The story ends well; that artificial night ended, real college experience began and I met truly amazing people who lived up to the vision we’d shared and challenged me to do the same. In the process, though, I lapsed back into fake mode more than once; I also made some real mistakes. Now, toward the end of my undergraduate years, I’m still every bit as aware of what I’ve done wrong as of what I’ve done right. I’d like to help you avoid doing the same things wrong, if I can.

This list of eight mistakes could be much longer. People commit scads of stupidity using “Well, it’s freshman year” as their excuse or as an excuse for others. Here I’ll stick to idiotic acts for which I’ve personally pulled this lame line of justification. I leave the rest to your imagination – and I challenge you to defy the low expectations that would give you a pass on any of it. Avoid these things; avoid anything that sounds like them. Of course you’re free to make your own mistakes, but I think I can pretty safely recommend that you not:

Waste time
I’m not talking about the odd, idle hour or three spent chatting, playing Frisbee, reading magazines or staring at clouds. Time like that is necessary for sanity, not to mention learning, and having it is one of the grand pleasures of college. But if it regularly happens to you, as it happened to me, that it’s 11:30 P.M. and you don’t know where your day went, you may need to re-think your schedule. Otherwise, you may end up pulling frequent, ultra-caffeinated all-nighters (see below).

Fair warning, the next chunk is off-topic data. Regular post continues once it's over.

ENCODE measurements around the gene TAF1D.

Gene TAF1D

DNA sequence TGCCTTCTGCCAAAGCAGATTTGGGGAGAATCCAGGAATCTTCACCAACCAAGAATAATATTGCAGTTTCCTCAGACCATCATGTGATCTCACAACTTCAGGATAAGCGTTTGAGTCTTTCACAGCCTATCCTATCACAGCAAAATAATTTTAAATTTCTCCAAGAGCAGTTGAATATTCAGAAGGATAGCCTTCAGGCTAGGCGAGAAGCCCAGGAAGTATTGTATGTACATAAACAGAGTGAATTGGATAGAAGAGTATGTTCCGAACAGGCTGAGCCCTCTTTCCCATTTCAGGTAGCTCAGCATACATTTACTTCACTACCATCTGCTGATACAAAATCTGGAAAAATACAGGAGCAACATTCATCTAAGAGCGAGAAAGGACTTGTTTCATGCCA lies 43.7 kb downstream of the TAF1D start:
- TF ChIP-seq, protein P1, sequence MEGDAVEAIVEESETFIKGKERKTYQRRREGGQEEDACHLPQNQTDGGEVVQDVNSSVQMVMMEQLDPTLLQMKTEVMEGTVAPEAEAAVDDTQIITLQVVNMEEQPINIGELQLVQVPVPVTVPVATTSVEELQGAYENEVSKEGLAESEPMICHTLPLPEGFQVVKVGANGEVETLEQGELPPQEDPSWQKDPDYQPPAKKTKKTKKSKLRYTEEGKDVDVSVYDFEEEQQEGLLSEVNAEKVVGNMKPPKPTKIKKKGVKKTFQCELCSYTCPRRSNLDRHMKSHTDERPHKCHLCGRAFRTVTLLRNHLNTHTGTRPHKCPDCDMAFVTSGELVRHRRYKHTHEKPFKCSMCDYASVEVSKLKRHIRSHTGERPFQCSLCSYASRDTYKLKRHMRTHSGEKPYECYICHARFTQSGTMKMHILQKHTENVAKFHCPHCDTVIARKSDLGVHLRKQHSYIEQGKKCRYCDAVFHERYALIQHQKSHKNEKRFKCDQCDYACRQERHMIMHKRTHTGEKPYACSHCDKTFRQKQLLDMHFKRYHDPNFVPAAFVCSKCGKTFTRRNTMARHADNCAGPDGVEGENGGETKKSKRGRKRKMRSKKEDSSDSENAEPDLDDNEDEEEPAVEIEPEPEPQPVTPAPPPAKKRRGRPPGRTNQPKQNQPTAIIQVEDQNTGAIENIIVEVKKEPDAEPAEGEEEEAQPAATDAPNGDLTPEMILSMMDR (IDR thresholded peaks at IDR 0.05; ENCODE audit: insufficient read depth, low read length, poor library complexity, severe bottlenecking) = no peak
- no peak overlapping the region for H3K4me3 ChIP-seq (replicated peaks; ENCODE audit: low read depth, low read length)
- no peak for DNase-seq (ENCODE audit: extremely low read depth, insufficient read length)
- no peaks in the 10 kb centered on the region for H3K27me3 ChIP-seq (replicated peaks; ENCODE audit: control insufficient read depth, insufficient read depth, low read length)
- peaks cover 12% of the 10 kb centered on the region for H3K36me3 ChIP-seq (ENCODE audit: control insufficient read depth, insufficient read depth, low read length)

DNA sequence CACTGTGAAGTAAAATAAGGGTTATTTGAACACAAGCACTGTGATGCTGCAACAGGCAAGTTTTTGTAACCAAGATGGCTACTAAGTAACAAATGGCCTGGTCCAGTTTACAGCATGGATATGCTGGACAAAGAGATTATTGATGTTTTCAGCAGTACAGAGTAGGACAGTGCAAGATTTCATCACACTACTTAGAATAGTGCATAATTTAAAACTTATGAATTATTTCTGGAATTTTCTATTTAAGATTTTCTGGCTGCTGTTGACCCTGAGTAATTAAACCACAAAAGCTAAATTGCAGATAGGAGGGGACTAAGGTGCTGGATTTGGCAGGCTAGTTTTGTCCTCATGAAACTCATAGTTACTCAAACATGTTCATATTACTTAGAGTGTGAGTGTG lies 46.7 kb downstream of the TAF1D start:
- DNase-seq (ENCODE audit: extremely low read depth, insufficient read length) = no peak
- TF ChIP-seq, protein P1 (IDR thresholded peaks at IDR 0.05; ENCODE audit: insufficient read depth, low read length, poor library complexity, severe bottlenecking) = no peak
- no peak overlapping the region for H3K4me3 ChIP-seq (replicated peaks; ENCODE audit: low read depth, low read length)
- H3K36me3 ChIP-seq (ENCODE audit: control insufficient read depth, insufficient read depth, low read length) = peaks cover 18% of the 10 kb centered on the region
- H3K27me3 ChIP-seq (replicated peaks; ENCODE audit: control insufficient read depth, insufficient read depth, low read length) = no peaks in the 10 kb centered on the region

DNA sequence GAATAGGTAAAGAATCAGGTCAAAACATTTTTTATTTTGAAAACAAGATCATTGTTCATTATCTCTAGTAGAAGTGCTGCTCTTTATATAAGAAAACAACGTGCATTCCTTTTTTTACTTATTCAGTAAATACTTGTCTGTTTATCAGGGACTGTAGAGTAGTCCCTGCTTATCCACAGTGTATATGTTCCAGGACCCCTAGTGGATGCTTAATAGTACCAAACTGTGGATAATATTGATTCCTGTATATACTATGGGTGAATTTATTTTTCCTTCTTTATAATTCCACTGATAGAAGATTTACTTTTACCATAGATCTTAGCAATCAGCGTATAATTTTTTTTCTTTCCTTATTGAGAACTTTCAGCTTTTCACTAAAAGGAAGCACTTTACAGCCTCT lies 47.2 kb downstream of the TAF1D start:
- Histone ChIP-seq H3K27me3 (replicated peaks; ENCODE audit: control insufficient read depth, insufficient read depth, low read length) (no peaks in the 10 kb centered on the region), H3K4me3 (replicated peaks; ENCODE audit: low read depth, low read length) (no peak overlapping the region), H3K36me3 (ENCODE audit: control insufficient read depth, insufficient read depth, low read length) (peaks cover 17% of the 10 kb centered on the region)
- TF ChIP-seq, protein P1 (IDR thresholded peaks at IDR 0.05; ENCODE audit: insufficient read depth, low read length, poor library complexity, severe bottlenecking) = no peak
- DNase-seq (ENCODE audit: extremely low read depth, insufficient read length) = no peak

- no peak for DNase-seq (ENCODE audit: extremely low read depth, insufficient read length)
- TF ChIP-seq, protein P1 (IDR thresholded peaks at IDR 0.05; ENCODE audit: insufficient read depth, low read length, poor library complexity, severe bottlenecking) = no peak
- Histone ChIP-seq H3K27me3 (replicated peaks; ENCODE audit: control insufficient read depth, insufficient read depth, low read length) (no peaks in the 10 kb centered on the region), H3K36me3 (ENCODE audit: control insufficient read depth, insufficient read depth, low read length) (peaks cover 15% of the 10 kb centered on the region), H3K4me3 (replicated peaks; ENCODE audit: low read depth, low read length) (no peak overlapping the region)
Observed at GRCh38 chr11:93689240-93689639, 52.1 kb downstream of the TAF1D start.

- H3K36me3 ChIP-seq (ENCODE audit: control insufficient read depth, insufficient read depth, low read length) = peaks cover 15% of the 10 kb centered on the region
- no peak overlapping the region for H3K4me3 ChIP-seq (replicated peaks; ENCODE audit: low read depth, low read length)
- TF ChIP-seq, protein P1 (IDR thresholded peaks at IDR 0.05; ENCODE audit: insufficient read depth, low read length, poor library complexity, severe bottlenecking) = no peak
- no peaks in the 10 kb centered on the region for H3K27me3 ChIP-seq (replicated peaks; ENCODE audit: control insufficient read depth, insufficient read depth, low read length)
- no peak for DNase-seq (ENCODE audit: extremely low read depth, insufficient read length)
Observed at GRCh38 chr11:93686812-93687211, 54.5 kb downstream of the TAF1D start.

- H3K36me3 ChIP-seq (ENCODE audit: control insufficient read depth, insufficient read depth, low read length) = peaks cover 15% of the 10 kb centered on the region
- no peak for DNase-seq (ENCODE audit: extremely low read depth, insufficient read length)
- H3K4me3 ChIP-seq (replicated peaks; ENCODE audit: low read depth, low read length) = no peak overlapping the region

Pull frequent all-nighters
You may need to do one every now and then. It would be better if you didn’t; you should try to manage your time so that you don’t have to (see above). If you must, though, there are ways to make the best of it:

  • Eat something sugary.
  • Drink lots of water and apple juice or tea, not coffee; loads of caffeine actually make you sleepier in the long run because they dehydrate you, eventually slowing down your body’s processes, leaving you jittery and strung-out.
  • Find an all-nighting buddy on Instant Messenger and make a pact to keep each other awake; some great bonding can be done this way.